From my experience, these are the main reasons candidates have been deemed "overqualified" for a role from the clients I've supported.
5 - They're Worried You'll Leave
You have more than enough experience to do the job, so they're worried their role is temporary and you'll jump at the first opportunity. How do you combat it? It goes back to what we talked about in number one: you must consistently and effectively communicate your interest in the role/team/organization from the beginning. Have you always wanted to work in their Industry? Are you passionate about their mission due to a personal reason? Did you make a career change only to find out you truly loved what you were doing previously? Those are all fantastic reasons, and if communicated effectively, will alleviate any concerns in the mind of your future employer. Always remember what you bring to a role and to an organization and be passionate about it! Need more? Make sure to execute on tip #4 above and ask your references to speak specifically to your commitment and loyalty, in addition to skills!
6 - They're Worried You're Set in Your Ways
Employers want employees that are adaptable and open to change, and it's been frequently communicated to me that "I want to hire someone we can mold into our company and technical environment." There is the saying that "you can't teach an old dog new tricks." For the record, I disagree with that statement because I believe that most people, with the proper training, support, and opportunity, genuinely want to learn new things and expand their skill set. But not everyone has this mindset. Therefore, be excited and vocal about what you want to learn and how this role will afford you that opportunity. Being flexible, humble, and open to learning opportunities will show that you are an ideal candidate. As a bonus tip, I'd encourage you to look at the job description and determine from that and/or the Recruiter "what are the top 3 skills/technologies this Manager is looking for?" Then spend an hour or two on each of those if it's been a while since you've worked with them.
7 - They're Intimidated by You
It pains me to write this, but it's true. I've personally experienced a hiring manager turning a candidate down because "they know way more than me and would probably try to take my job". Awful, isn't it? Honestly that candidate probably dodged a bullet because ultimately that is not an environment or culture that you want to be a part of. I don't know about you, but I want to work in an environment where I'm supported and surrounded by people with different skills and work experiences, so I can learn and grow.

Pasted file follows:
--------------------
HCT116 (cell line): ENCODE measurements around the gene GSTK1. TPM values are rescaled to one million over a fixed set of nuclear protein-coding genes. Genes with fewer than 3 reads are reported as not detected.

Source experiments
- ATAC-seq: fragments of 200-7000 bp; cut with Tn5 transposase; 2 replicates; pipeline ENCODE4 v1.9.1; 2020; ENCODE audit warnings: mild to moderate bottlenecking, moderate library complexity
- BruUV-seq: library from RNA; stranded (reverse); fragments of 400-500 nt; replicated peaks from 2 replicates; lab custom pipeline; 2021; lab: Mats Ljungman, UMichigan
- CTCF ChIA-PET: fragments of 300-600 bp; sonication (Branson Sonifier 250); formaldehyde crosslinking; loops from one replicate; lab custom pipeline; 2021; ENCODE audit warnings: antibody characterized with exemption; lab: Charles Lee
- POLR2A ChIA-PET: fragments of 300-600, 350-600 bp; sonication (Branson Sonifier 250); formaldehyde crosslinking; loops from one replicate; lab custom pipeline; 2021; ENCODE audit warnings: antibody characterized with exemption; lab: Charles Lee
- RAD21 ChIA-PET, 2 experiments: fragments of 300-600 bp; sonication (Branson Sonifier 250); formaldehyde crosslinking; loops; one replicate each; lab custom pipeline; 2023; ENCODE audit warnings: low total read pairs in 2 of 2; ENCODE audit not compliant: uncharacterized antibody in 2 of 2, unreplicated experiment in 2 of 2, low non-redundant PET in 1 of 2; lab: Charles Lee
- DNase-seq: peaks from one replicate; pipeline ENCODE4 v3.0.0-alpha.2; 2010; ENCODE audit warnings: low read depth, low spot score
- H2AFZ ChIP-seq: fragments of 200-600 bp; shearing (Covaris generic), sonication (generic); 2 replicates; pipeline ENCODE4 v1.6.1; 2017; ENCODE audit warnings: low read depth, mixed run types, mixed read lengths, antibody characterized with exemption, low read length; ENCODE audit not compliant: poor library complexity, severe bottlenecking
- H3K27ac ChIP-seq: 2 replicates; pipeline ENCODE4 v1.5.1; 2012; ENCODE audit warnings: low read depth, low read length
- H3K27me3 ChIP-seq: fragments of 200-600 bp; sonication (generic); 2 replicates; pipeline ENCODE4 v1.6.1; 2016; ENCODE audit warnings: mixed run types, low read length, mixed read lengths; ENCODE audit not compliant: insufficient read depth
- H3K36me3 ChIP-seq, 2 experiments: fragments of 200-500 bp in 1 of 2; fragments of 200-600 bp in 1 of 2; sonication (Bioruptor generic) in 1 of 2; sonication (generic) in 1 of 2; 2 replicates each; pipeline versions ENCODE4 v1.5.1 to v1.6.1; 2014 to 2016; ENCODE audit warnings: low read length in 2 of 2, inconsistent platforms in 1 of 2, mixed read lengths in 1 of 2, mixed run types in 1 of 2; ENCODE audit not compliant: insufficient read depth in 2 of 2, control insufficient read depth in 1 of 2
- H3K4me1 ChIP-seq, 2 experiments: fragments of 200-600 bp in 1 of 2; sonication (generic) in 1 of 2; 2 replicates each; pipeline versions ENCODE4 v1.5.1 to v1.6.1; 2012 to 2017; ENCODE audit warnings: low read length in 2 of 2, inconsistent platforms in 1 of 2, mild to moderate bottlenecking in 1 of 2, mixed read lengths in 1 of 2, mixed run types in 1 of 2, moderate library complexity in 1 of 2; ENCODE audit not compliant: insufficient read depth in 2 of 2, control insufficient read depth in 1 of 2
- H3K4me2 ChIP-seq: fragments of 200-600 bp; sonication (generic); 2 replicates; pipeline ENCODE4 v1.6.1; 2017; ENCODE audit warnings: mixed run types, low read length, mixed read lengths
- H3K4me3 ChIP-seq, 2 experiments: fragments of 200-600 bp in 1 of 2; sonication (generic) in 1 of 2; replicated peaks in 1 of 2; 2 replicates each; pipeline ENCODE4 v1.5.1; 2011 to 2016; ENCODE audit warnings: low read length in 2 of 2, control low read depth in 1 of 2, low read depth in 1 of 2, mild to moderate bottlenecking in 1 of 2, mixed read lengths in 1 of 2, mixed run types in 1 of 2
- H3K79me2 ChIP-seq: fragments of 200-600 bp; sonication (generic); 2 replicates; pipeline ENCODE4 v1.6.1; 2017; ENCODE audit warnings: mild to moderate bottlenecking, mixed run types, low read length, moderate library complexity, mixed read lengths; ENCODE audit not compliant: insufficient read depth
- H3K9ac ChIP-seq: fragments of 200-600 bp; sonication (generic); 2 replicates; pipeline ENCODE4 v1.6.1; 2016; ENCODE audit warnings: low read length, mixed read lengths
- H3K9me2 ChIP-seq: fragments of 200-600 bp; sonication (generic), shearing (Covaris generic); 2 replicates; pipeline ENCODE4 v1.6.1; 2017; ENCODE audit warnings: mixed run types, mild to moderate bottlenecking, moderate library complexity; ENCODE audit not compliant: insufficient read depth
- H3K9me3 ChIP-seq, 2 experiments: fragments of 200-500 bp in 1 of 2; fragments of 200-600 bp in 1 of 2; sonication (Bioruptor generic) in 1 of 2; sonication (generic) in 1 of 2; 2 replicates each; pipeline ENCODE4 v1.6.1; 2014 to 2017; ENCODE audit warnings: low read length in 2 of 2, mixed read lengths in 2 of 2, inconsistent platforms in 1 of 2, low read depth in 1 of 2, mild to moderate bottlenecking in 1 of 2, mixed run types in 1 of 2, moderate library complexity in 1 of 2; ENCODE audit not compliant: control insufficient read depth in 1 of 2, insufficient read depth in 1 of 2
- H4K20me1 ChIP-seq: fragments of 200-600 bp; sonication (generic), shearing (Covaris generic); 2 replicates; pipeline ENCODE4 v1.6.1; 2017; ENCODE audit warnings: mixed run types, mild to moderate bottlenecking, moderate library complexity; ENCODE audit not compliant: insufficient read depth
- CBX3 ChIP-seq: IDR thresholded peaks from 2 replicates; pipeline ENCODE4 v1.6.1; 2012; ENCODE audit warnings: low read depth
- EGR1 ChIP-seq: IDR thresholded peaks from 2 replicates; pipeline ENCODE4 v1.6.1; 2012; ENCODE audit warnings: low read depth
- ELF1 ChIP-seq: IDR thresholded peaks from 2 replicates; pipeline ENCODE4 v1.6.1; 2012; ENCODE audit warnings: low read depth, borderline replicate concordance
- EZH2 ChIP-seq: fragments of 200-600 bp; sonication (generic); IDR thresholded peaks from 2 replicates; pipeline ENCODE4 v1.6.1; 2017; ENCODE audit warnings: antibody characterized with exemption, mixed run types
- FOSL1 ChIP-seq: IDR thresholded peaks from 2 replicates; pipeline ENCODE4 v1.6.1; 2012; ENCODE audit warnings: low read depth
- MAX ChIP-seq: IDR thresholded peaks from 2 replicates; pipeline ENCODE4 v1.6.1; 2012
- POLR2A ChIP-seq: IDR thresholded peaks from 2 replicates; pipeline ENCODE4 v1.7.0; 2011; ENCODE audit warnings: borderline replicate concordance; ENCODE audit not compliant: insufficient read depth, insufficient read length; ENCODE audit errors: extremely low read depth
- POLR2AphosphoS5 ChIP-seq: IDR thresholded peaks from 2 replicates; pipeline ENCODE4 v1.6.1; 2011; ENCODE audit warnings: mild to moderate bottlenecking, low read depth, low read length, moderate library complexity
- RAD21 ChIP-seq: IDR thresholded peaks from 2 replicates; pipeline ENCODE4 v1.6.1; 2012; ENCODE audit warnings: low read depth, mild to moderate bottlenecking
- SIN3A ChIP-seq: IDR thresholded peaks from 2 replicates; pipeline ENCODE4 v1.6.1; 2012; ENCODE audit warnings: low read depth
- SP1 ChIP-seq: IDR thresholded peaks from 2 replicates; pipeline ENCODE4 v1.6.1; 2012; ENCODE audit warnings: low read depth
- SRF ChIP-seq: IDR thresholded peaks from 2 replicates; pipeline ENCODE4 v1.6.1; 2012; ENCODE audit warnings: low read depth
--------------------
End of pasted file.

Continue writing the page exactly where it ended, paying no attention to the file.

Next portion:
Being deemed overqualified is especially frustrating when you know you have a lot to bring to the table. Here are a few things to remember to hopefully avoid this in the future:
- Communicate interest level and excitement from the beginning. If a position seems beneath you, explain the why behind your interest and how your skills and experience line up well. Be consistent with this communication throughout the hiring process.
- If working with a Recruiter, ensure you understand the job well so you and the Recruiter can effectively explain how it matches your skills and experience.
- Alter resume as needed. This goes without saying, but you do need to make tweaks to your resume for every job you're applying unless they are identical. Check out this article for more hints on beating the ATS (Applicant Tracking System).
- Get rid of irrelevant and outdated work history and work on getting your resume to 2-3 pages. Remember that the first page is the most important and managers/recruiters/talent acquisition folks are reviewing for 6 seconds before deciding if they want to move forward!
- Show a willingness to learn. Even if you have double the experience the client is looking for, all employers are eager for employees that are adaptable, coachable, and willing to learn new things.
- Have references on hand that show your commitment, skill level, and expertise!
- Address the situation head on and practice your response if it comes up
that "I'm worried you're not going to be challenged enough
in this role" or "Aren't you targeting something more senior?"
- If you know it's going to come up, it's better to address it and explain yourself from the beginning. For example, say you're applying for a Programmer role when you've most recently been a Manager of Software Development. Your explanation might be something like, "At this point, I'm really interested in moving back into a full-time coding role. As much as I enjoy helping develop people and being part of the technical strategy, my passion will always be building great software that solves a pain point for a client. I'd still be interested in mentorship and helping to train if needed, but I want to get out of management." This is also something great to role play with a Recruiter!
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Article Last Updated: 2021-12-10